2020 saw a significant increase in the number ransomware attacks due to the expanded attack surface and vulnerabilities caused by the pandemic and distributed workforce. On top of that, in October 2020, the U.S. Department of the Treasury’s Office of Foreign Assets Control (OFAC) issued an advisory noting that companies can be fined if they make a ransomware payment. This leaves companies in a tough spot – especially smaller ones with limited means that may be facing an existential crisis when they get attacked by ransomware.

Ransomware negotiator breeding ground

It’s understandable how companies can become generally frantic after getting hit with ransomware: They can’t access their data, they can’t operate their business and they don’t know what to do. The government tells them not to pay ransom but the insurance company, if they have cyber insurance, is saying to pay the attacker. 

Most companies, even within security staff, do not have experienced ransomware experts and crisis negotiators on staff, so they need to turn to outside experts. This has created a fertile breeding ground for the nascent ransomware negotiator industry. But, as it stands now, it is an industry with no certifications or professional associations, so anyone can call themselves a ransomware negotiator. And, in some cases, inept ransomware negotiators have left companies in worse shape than they found them in by inciting threat actors to do even more damage. 

Ransomware negotiator credentials

So, what should you look for when hiring a ransomware expert to drive crisis planning and response at your enterprise? Here are four critical credentials:

  1. Documented experience with successful ransomware negotiations – Ransomware negotiators require specialized skills. If you’re embroiled in an intellectual property (IP) lawsuit, you don’t just hire a general-purpose lawyer for the job. You hire an IP specialist. The same dynamic applies here − companies need help from experts with specialized experience in cyber intelligence and ransomware, so they can effectively validate the threat (believe it or not, some threat actors are less than truthful) and develop a remediation strategy based on your business risk profile.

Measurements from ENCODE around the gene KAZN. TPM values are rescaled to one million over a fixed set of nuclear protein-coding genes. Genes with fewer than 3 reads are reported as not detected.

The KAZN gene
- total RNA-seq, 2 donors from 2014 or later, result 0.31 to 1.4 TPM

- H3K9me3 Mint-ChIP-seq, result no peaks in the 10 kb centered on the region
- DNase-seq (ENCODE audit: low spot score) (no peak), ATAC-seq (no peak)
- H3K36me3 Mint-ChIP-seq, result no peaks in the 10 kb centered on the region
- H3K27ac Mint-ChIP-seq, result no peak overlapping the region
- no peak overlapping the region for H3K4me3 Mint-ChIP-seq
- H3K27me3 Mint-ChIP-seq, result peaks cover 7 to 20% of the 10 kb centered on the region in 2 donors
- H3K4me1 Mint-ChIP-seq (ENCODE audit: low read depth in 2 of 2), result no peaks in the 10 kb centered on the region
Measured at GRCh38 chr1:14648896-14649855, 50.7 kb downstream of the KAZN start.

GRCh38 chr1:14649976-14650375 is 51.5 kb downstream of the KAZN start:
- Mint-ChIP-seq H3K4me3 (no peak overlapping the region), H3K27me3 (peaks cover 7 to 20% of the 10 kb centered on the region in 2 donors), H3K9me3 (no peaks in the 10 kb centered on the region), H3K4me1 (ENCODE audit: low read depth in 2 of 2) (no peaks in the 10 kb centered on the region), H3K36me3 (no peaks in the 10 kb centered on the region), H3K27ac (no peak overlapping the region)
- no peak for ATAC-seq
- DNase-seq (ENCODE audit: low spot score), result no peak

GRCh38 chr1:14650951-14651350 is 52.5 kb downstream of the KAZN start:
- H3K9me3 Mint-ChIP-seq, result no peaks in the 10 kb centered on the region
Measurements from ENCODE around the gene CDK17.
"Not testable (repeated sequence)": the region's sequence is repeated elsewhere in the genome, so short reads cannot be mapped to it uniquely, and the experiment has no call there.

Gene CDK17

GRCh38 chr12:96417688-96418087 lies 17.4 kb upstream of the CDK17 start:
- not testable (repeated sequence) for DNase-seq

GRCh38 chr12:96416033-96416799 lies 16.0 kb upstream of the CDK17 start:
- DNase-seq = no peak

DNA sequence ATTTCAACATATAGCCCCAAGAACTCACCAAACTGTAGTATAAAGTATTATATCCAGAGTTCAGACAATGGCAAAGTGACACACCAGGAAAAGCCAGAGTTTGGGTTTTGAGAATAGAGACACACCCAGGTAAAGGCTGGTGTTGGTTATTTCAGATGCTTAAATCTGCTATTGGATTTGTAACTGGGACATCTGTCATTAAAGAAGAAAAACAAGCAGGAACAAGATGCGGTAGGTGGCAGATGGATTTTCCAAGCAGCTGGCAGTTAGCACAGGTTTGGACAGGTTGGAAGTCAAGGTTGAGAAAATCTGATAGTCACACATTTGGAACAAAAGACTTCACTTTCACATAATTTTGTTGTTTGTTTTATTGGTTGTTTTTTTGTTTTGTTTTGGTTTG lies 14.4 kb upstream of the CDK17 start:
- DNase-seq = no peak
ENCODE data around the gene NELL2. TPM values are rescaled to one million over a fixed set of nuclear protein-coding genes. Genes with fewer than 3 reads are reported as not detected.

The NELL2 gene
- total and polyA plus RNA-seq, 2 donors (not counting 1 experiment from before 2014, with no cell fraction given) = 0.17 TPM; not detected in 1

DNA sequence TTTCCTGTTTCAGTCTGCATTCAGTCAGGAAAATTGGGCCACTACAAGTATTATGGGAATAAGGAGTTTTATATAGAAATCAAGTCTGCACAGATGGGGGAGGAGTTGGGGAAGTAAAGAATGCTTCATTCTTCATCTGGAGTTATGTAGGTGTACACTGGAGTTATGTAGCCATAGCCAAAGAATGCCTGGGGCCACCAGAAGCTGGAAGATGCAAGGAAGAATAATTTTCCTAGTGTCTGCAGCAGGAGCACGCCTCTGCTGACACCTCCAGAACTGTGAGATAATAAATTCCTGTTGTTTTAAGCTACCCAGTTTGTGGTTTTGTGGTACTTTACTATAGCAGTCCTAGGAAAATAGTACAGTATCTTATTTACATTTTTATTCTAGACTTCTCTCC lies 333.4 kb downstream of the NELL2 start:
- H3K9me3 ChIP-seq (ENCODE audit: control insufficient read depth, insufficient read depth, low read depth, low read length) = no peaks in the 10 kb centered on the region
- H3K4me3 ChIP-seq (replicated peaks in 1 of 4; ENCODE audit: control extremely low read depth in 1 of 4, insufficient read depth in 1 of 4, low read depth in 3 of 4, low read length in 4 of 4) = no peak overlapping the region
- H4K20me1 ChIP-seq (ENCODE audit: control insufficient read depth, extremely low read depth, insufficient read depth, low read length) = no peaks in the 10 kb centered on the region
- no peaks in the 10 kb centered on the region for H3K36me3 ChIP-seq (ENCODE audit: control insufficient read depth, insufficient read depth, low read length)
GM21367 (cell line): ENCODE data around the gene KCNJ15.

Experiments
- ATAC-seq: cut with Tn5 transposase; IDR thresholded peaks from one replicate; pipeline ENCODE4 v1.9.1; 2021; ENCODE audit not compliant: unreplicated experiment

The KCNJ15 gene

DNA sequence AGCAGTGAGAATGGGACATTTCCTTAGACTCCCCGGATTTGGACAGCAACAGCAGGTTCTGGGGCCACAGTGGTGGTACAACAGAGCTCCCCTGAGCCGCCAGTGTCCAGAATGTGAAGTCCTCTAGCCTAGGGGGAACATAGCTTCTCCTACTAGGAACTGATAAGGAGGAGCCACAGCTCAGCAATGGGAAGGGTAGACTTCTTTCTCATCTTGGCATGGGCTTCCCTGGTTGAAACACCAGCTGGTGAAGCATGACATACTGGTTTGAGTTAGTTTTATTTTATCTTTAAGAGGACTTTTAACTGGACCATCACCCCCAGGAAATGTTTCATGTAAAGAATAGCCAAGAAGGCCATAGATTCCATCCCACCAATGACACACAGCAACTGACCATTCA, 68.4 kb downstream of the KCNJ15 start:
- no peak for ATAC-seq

2. Demonstrated understanding of various threat actors and syndicates – Experienced ransomware negotiators will know how to deal with the types of ransomware attacks by both threat actor syndicates and “freelancers.” Each of these situations calls for different approaches – the threat actor syndicates tend to follow a “playbook” that can be more predictable than a lone threat actor. For example, a syndicate is likely to be extorting multiple victims at a time, which could make them more amenable to a quick settlement, even if it's significantly reduced from the original ask. On the other hand, you might be the only victim for a freelancer, which means they’ll be trying to maximize their profit. As with any negotiation, knowing the adversary is critical to a successful outcome.  
  3. Executive-level business acumen – Experienced negotiators will not only be able to deal with and respond appropriately to the threat, but also understand the victim’s priorities and communicate with security leaders and C-level executives as part of the process. Ransomware is not just a cybersecurity problem; it’s a corporate crisis. And, as with any corporate crisis, critical decisions need to be made from the top level – like whether or not to pay the ransom, how to notify investors, how to respond to regulatory exposure, etc. Negotiators need to be able to guide companies through this process so executives understand the situation and their responsibilities, and they also need to have the ability to “play Switzerland” in what can be a tumultuous situation with many factors at play, including emotions, differences of opinion, internal politics and more.
  4. The ability to coordinate effective corporate crisis response – Negotiators need to evaluate the company’s corporate crisis response plans and determine if they have the proper integration of legal, communications, law enforcement, finance, the board and other functions to avoid compliance violations, lawsuits and reputation damage after payment. Legal is one of the most integral parts of the equation, so the ability for a negotiator to clearly understand the legal ramifications is paramount.

As reports in the news have clearly demonstrated, ransomware is easy money for threat actors, which is why attacks continue to proliferate. It is critical that chief security officers, regardless of size, take ransomware attacks as seriously as they do other risks. There is only one chance to do it right – and there are endless ways for negotiations to end badly – including angering the threat actor so you become a repeat target, where the threat actor collects the ransom and attacks the company again. Experienced negotiators will help validate threat actors claims and also ensure as best they can that they hold up their end of the bargain.

The best approach is to engage a ransomware negotiator before you’re attacked, so they can work with you to create a sound crisis response plan. Then, when an attack hits, instead of feeling frantic, you’ll know exactly who to call.